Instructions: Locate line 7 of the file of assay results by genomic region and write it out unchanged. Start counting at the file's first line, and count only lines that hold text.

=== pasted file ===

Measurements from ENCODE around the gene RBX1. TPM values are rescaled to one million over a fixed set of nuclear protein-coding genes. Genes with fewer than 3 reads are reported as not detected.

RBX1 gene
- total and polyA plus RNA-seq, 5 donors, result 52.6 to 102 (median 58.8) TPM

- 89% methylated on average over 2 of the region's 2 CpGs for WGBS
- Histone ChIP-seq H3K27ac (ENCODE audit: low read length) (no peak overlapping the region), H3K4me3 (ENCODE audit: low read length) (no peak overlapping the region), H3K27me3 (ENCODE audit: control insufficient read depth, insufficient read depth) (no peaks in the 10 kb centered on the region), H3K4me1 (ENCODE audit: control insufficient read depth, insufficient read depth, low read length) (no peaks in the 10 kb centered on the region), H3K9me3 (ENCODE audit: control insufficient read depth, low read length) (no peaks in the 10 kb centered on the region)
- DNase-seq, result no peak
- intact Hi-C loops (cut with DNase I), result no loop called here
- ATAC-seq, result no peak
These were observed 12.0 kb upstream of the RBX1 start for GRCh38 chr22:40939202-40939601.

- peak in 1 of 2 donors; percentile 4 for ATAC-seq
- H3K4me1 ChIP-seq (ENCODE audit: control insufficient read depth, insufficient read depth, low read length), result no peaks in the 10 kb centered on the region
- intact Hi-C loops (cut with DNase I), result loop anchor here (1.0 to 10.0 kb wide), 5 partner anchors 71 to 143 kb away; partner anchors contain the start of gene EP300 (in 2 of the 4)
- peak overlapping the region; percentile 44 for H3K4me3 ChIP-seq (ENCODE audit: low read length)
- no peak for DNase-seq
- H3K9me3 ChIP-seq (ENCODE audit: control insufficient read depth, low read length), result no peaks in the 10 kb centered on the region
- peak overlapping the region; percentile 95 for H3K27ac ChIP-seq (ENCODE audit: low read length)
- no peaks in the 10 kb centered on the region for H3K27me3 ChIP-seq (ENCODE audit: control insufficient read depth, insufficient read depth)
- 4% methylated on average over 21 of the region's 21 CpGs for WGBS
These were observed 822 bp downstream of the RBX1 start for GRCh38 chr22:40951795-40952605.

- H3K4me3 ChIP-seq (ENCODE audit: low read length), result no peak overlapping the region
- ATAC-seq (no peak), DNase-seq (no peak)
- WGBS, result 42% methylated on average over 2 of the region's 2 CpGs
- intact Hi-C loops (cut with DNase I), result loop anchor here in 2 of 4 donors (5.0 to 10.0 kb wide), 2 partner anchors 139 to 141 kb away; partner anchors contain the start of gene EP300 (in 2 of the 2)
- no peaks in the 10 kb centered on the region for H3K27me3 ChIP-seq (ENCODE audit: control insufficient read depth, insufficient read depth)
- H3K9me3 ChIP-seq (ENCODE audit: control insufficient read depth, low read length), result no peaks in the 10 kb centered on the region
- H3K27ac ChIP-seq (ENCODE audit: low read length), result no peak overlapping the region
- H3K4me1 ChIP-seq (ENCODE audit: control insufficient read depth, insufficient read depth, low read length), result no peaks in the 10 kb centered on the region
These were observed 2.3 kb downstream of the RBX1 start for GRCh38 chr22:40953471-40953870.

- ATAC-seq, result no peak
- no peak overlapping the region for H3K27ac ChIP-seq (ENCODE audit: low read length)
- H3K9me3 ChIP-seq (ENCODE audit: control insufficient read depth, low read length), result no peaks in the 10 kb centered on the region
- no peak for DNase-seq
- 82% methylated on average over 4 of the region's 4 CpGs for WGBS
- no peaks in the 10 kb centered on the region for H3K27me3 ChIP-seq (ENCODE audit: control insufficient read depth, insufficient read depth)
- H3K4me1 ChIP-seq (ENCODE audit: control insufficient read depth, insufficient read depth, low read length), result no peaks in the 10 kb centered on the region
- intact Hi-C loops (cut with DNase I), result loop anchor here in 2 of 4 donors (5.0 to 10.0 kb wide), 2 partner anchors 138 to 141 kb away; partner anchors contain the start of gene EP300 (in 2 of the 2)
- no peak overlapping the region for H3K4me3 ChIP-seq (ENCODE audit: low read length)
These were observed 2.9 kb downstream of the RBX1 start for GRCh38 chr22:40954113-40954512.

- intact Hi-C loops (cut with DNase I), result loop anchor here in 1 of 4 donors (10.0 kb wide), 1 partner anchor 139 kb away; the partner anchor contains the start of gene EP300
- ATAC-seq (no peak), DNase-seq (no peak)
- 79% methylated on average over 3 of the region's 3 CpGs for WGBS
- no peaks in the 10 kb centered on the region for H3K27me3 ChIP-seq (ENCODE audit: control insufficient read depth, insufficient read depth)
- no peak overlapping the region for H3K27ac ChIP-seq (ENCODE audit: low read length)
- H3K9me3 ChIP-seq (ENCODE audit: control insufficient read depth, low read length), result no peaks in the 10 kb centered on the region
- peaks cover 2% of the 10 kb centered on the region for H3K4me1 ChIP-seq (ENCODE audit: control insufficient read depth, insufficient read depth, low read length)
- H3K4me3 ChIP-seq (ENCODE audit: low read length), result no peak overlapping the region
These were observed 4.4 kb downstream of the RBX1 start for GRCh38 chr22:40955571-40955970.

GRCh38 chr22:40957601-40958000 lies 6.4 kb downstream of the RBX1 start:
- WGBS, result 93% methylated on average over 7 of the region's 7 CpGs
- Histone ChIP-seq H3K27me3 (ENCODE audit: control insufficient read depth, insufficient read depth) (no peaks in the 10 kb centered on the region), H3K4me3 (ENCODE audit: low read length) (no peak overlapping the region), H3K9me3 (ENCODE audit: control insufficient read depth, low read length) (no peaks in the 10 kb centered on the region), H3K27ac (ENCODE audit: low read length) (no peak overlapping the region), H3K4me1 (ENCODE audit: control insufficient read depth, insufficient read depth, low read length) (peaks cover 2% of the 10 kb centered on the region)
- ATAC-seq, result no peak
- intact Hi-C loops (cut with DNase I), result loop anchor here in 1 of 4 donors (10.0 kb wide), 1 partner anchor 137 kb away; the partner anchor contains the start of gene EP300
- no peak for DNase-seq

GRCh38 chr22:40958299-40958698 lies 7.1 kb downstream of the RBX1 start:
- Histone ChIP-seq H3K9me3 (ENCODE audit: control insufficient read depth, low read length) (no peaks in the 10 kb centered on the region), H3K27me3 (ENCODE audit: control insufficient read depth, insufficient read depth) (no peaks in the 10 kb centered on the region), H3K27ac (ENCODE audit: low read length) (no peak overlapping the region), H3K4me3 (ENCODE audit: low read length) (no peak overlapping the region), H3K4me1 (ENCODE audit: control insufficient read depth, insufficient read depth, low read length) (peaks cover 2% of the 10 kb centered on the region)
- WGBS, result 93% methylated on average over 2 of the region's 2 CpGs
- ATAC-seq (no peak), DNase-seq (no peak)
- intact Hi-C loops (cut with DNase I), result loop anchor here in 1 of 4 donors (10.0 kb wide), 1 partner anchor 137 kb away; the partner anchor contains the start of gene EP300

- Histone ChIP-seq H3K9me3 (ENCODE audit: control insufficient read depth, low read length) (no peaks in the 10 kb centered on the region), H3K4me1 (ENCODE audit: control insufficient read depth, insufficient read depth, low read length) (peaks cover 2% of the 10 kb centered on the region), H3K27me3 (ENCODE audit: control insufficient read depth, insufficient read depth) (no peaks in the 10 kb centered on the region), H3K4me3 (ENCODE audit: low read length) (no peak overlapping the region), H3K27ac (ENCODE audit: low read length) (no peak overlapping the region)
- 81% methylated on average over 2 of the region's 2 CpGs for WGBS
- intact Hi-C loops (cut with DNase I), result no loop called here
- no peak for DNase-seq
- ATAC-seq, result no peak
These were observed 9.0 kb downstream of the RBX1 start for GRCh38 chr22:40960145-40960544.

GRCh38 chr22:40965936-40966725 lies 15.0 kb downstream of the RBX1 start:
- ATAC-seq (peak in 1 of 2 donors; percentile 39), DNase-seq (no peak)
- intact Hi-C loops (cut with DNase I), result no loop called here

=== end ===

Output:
- intact Hi-C loops (cut with DNase I), result no loop called here